Cell damage at the site of impact becomes immediately apparent in freshly harvested unripe avocado fruit, even though bruising may not occur24. Cells of unripe fruit are relatively elastic, but magnetic resonance imaging suggests that cellular fluids are forced out of the cells and into surrounding air spaces upon impact24. Injured fruit may respond with a rapid increase in respiration rate and accelerated softening25. Other types of mechanical injuries to avocado fruit produce similar responses. Increased respiration rate26, ethylene production26, 27 and tissue softening26 were observed in unripe avocados subjected to cutting injury.

Most of these responses are indicative of early ripening and (as discussed above) ripening is a trigger for anthracnose development. However, our preliminary studies found that whilst impact injury of hard fruit often promoted body rots, it did not hasten fruit softening. Other researchers also reported that impact injury does not promote ripening of avocado fruit28. This may mean that other factors contribute to impact-induced body rot development.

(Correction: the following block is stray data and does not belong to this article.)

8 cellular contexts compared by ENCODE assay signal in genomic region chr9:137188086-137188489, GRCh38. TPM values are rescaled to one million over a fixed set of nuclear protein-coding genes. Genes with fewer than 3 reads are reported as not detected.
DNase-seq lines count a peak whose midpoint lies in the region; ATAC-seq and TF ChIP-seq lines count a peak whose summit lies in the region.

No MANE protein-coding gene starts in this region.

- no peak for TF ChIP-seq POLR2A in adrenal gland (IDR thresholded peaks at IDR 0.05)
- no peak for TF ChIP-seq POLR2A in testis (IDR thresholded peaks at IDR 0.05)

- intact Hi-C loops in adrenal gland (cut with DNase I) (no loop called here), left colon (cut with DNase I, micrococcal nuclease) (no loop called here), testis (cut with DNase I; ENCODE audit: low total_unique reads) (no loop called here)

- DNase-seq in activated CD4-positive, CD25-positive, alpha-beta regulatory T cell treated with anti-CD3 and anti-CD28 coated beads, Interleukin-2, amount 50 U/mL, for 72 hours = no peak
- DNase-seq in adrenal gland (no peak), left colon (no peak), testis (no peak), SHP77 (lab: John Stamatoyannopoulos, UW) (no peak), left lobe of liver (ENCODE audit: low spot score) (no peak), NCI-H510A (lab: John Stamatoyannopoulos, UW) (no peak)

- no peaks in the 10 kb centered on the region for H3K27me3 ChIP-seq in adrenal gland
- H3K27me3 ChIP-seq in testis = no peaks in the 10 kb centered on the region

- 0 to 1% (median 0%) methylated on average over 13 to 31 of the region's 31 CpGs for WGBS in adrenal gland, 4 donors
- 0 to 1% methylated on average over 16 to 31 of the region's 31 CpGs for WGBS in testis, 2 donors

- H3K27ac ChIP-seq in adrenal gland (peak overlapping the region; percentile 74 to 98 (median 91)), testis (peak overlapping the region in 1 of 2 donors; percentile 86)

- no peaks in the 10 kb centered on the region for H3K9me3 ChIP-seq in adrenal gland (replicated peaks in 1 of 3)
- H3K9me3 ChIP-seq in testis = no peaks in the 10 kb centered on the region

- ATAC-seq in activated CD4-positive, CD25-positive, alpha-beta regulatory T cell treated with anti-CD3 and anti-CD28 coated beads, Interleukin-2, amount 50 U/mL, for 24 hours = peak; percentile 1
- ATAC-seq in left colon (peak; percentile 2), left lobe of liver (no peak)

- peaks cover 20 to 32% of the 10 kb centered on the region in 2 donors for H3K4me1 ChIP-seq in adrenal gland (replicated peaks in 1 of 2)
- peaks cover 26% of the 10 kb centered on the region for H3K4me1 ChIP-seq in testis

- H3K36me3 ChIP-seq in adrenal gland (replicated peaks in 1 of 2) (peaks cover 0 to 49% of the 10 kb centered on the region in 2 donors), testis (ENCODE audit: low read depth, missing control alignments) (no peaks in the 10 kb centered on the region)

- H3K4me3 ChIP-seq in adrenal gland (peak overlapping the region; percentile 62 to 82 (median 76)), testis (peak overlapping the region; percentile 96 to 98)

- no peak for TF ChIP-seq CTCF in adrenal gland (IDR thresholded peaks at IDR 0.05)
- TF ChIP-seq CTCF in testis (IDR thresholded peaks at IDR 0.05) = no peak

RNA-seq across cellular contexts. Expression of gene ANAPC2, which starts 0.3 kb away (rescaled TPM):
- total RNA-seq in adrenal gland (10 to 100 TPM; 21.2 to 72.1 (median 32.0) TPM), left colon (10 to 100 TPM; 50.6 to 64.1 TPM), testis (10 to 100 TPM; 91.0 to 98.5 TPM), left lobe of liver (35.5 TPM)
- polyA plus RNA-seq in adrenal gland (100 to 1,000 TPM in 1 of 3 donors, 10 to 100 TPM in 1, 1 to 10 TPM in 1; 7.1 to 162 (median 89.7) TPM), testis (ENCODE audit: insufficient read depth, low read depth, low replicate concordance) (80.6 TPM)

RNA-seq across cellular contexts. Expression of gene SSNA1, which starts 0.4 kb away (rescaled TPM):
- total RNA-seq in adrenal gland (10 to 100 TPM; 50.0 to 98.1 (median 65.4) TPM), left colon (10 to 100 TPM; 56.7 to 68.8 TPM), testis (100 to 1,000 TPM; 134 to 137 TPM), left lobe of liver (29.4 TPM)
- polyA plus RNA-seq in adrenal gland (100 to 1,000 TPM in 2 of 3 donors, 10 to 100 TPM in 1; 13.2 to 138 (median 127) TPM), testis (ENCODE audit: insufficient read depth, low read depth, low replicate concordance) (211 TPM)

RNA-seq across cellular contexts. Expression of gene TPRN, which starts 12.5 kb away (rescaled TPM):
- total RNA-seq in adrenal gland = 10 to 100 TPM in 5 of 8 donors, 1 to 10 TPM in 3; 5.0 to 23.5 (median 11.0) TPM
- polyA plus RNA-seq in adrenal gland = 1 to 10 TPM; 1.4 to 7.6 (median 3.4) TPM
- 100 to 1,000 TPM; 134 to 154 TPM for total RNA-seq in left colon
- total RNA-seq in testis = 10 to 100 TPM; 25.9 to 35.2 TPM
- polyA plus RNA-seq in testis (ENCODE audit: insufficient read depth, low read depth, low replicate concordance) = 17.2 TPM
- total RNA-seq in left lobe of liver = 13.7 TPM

Changes in the levels of antifungal defence compounds in response to injury may be one factor. Freshly harvested avocado fruit subjected to multiple puncture wounds showed an initial spike in persin levels after 24 h29, but this was followed by a rapid decline to sub-fungitoxic levels9 six days after wounding. Whether antifungal compounds decrease more rapidly in impacted fruit than in non-impacted fruit is not known. If they do, then it may help to explain the greater body rot expression seen in response to impact injury.